Album: I'm Wide Awake, It's Morning Year Recorded: 2005
Relationship-related insecurities are a common motif in Bright Eyes' music. As with most of the relationships that Oberst sings about, this one is troubled, clouded by drugs and baggage shared between two damaged individuals. It's a heartbreaking sincerity - "But me I'm not a gamble you can count on me to split" - that makes "Lua" so striking.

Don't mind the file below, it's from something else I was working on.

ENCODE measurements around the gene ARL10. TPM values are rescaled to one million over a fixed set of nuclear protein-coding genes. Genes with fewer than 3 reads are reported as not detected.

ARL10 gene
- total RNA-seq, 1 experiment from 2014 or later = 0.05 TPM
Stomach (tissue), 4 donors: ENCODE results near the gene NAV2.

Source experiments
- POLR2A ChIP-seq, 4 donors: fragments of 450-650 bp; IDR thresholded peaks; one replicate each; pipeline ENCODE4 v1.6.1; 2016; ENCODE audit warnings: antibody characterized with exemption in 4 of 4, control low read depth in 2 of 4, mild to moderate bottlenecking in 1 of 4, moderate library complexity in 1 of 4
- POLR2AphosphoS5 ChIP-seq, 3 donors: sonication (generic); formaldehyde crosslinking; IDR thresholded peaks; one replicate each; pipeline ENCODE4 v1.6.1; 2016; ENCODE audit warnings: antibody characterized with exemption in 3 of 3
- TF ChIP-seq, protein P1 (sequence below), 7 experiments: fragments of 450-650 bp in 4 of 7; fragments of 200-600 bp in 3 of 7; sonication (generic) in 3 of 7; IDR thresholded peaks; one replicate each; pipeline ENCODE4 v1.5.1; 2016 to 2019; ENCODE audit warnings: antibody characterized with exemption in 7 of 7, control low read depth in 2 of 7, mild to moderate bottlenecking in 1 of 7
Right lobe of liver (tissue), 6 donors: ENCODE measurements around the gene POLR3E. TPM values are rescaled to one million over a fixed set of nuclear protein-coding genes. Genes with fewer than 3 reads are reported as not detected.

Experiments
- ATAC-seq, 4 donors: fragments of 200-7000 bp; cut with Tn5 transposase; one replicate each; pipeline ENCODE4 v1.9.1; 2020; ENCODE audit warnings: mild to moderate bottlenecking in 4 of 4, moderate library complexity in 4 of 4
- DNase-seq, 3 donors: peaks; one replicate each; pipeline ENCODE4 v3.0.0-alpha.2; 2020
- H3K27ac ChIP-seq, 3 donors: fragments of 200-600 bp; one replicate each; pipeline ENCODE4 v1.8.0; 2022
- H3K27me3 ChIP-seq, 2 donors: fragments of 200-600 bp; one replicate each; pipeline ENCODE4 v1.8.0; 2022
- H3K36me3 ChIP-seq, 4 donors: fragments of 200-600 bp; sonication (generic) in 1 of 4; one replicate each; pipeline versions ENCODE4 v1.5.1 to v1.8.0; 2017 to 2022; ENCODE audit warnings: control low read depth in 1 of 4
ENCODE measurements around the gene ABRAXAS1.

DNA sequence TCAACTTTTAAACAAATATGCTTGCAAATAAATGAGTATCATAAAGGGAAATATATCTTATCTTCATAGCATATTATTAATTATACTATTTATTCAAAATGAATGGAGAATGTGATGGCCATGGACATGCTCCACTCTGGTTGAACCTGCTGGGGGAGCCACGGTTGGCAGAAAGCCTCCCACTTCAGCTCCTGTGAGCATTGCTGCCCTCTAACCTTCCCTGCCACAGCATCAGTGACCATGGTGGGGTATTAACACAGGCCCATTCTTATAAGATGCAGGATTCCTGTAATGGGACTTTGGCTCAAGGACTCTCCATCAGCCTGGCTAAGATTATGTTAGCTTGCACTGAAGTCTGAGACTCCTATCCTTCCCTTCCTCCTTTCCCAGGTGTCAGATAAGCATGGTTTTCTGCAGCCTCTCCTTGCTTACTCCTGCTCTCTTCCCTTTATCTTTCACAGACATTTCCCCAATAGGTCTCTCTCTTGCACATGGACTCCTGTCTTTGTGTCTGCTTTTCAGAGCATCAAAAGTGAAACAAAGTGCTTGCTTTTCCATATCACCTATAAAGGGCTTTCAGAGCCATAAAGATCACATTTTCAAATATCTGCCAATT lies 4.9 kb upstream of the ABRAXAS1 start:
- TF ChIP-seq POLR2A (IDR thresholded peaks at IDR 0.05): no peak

What's shared between Oberst and his lady friend can only be tolerated in the moonlight, perhaps a metaphor for that hazy, intoxicated state. It's only then that all their troubles are lifted and simplified. Coupled by the soothing lull of the soft guitar, you almost feel as light as the couple, but the overall effect creates an artificial feel, a reflection of Oberst and his girl's relationship.